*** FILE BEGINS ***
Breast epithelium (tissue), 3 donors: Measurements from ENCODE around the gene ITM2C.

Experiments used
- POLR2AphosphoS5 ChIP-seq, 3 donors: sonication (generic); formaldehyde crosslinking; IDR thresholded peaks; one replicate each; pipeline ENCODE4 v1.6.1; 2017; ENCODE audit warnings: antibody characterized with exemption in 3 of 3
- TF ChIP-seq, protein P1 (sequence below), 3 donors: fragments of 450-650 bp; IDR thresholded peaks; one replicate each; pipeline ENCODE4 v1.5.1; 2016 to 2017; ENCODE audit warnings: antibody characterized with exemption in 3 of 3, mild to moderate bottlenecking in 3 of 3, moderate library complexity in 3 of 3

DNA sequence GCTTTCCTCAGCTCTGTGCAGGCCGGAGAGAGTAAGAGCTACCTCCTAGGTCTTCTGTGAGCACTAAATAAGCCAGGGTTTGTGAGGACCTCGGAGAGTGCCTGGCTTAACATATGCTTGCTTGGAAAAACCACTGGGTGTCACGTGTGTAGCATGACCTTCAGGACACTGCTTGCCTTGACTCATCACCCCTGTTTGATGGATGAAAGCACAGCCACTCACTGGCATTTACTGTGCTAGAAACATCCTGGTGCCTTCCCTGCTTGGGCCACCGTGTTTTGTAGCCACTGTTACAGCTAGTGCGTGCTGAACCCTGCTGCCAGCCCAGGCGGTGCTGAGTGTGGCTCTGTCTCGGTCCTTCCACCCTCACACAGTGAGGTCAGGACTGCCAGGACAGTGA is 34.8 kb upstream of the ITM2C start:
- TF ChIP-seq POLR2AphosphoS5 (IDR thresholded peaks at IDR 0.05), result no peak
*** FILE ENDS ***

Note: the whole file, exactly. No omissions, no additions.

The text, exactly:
Breast epithelium (tissue), 3 donors: Measurements from ENCODE around the gene ITM2C.

Experiments used
- POLR2AphosphoS5 ChIP-seq, 3 donors: sonication (generic); formaldehyde crosslinking; IDR thresholded peaks; one replicate each; pipeline ENCODE4 v1.6.1; 2017; ENCODE audit warnings: antibody characterized with exemption in 3 of 3
- TF ChIP-seq, protein P1 (sequence below), 3 donors: fragments of 450-650 bp; IDR thresholded peaks; one replicate each; pipeline ENCODE4 v1.5.1; 2016 to 2017; ENCODE audit warnings: antibody characterized with exemption in 3 of 3, mild to moderate bottlenecking in 3 of 3, moderate library complexity in 3 of 3

DNA sequence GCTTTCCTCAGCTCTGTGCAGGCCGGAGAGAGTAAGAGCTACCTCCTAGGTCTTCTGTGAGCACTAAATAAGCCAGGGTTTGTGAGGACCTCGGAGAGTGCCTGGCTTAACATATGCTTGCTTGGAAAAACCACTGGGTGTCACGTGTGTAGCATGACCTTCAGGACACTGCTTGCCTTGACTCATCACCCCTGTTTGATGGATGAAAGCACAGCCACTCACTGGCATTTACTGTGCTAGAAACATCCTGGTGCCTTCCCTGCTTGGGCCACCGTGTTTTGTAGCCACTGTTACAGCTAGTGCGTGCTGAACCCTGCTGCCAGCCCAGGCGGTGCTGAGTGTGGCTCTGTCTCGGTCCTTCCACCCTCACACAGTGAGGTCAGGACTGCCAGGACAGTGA is 34.8 kb upstream of the ITM2C start:
- TF ChIP-seq POLR2AphosphoS5 (IDR thresholded peaks at IDR 0.05), result no peak